kencmcintyre
kencmcintyre on October 31, 2009 at 11:30 am

Here is part of a July 1977 article in the LA Times:

WHITTIER-Community leaders hope to appeal to the business sense of X-rated movie theater chain owner Vincent Miranda. If all goes well, they say, Miranda will be convinced that conversion of the Wardman Theater into a multi-theater complex showing general run films would be profitable and a valuable asset to a nearby redevelopment project.

Miranda’s recent acquisition of the Wardman Theater from Pacific Theaters has touched off controversy here. The S. Greenleaf Avenue cinema is showing two sexually explicit films. Although just outside the Greenleaf Ave./Uptown Redevelopment Project, businessmen are fearful that the presence of an X-rated theater may have a detrimental effect on potential developers. There is also apprehension that other adult-only businesses may be attracted to the area.

A coalition of business, church and parents groups has formed to voice objections to the showing of adult-oriented films at the Wardman. Recently, coalition spokesmen visited Miranda at his Hollywood offices. “We tried to suggest to him that a four-theater complex would make it”, said City Councilwoman Delta Murphy. “We told him that it would be an economic plus for him and an economic plus for the city. We said that if he is not interested in that, we wanted a lease price and a lease option price.”

Miranda said he is considering the coalition’s proposals. But he expressed doubt that a multi-theater complex at the Greenleaf site would be feasible. At this point, Miranda said he would be more interested in sale of the Wardman rather than a lease agreement. Miranda has promised to forward a sale price to the coalition leaders. “We do buy and sell theaters”, he said.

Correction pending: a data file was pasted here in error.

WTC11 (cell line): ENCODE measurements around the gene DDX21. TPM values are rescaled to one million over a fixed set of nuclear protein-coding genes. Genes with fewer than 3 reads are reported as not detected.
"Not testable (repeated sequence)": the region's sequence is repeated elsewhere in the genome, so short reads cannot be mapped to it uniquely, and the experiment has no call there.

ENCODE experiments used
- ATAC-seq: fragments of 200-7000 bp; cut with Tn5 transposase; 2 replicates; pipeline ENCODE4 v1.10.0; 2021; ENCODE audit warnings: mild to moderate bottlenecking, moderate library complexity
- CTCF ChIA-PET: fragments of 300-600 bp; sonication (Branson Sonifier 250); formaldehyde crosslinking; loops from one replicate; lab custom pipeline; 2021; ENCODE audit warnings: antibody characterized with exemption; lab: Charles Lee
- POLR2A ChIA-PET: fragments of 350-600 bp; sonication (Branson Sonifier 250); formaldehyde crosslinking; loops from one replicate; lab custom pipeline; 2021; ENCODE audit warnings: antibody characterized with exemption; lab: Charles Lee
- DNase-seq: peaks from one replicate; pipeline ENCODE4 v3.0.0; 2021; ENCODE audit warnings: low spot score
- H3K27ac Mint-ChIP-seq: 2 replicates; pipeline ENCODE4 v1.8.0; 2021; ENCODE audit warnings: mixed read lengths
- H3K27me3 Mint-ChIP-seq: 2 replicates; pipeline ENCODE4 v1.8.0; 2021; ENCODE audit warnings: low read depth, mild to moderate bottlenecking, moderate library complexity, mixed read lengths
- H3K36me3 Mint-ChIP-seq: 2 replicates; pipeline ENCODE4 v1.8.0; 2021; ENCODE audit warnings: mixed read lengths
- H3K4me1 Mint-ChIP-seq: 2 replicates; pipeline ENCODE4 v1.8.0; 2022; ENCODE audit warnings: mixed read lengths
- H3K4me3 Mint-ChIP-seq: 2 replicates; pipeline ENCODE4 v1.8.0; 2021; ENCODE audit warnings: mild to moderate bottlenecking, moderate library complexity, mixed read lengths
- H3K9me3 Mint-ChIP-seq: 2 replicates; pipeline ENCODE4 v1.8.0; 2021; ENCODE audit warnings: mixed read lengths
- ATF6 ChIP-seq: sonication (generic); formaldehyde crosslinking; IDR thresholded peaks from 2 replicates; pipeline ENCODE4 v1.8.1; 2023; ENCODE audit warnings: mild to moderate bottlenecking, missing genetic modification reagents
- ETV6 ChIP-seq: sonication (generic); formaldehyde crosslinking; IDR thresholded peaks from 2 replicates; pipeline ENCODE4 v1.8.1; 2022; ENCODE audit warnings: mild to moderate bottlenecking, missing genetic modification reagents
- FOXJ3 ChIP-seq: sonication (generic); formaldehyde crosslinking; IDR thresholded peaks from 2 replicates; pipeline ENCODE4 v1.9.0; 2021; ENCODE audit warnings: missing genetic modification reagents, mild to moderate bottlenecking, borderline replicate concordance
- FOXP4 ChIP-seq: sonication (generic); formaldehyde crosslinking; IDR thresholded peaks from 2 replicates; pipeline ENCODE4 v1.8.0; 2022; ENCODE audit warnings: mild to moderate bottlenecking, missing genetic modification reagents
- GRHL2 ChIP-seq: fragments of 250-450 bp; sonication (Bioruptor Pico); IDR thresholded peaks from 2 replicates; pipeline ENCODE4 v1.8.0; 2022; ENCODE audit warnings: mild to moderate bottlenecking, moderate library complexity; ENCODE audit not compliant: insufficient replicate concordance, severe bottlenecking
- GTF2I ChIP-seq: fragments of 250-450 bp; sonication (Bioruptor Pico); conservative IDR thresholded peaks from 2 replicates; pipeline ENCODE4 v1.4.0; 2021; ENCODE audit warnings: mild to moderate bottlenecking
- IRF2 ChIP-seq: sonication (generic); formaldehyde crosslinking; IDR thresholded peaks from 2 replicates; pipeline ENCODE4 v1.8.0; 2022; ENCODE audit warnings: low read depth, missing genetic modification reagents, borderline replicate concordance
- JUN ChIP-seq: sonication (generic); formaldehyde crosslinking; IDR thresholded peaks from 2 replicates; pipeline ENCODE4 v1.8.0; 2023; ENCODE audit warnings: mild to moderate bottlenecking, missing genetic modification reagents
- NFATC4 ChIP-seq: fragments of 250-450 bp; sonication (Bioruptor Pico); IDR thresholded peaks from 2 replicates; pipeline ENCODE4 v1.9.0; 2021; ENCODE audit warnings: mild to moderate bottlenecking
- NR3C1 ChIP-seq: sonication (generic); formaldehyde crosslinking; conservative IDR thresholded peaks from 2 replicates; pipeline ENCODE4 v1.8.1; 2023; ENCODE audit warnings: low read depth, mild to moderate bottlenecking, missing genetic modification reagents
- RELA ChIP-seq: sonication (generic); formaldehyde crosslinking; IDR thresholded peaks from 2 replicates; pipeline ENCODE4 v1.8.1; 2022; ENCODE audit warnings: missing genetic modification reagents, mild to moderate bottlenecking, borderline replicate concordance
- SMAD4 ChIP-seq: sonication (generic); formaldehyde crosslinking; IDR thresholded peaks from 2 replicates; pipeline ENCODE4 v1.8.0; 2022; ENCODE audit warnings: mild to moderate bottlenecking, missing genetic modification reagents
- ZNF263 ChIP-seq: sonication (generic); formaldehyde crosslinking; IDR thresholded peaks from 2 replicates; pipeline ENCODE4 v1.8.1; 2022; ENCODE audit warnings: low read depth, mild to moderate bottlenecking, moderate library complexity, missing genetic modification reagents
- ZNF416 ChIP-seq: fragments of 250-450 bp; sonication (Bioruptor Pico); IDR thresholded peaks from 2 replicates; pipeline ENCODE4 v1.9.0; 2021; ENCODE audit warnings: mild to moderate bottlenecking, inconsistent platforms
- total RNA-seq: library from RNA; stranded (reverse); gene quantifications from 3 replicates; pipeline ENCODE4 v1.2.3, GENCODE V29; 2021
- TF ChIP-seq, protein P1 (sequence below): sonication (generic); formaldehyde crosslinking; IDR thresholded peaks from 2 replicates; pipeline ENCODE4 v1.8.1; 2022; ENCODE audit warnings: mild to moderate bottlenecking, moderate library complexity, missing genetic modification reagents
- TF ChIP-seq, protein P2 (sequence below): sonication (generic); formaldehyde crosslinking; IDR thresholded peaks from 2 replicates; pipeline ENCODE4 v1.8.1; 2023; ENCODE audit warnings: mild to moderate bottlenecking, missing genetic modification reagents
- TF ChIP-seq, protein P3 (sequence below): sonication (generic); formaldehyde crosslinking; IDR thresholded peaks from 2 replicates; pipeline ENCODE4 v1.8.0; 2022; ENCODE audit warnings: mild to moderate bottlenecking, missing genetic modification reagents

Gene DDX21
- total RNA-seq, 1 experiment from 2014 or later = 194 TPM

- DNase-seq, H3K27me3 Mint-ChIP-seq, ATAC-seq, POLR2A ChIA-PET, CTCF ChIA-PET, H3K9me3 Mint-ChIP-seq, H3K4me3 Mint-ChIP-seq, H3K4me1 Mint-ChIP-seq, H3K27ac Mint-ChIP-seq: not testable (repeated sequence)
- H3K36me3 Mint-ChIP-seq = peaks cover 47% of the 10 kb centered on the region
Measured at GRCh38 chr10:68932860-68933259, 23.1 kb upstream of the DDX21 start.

TLSLOEWS
TLSLOEWS on February 18, 2010 at 1:34 pm

Nice looking marquee.

JimMitchell
JimMitchell on August 25, 2012 at 9:59 pm

In the 1950’s, the Wardman was part of the Bruen’s Whittier Theatres company. Hugh W. Bruen also operated the Whittier and the Roxy, where he kept his office. In about 1953, he built the Sundown Drive-In.

jazzfi
jazzfi on January 22, 2013 at 2:11 pm

even when it showed adult films it still retained it’s marquee and architectural beauty as a single auditorium theater, with the warrior design and the flashing colors in front.. turning it into a six-plex totally ruined it as well as the historical beauty of the entire block..

bellbob1
bellbob1 on August 20, 2014 at 1:30 am

I remember seeing “Rhapsody In Blue” at the old Wardman Theater when it first came out in 1945. My stepfather, who worked for the railroad, had a part-time job of cleaning the Roxy, Wardman and Whittier theaters after closing. I remember many times going to the movies, falling asleep, he would wake me up, I would help him sweep up and then we would go home.